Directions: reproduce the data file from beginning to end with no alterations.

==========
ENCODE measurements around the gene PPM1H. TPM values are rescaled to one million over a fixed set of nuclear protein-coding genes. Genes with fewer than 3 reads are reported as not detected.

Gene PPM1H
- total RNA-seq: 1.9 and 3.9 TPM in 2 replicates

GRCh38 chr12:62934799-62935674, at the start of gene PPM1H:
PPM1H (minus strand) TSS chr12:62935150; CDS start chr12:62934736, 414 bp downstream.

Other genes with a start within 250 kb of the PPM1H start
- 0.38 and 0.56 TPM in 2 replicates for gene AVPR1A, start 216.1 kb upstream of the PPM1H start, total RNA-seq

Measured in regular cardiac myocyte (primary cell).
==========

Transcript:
ENCODE measurements around the gene PPM1H. TPM values are rescaled to one million over a fixed set of nuclear protein-coding genes. Genes with fewer than 3 reads are reported as not detected.

Gene PPM1H
- total RNA-seq: 1.9 and 3.9 TPM in 2 replicates

GRCh38 chr12:62934799-62935674, at the start of gene PPM1H:
PPM1H (minus strand) TSS chr12:62935150; CDS start chr12:62934736, 414 bp downstream.

Other genes with a start within 250 kb of the PPM1H start
- 0.38 and 0.56 TPM in 2 replicates for gene AVPR1A, start 216.1 kb upstream of the PPM1H start, total RNA-seq

Measured in regular cardiac myocyte (primary cell).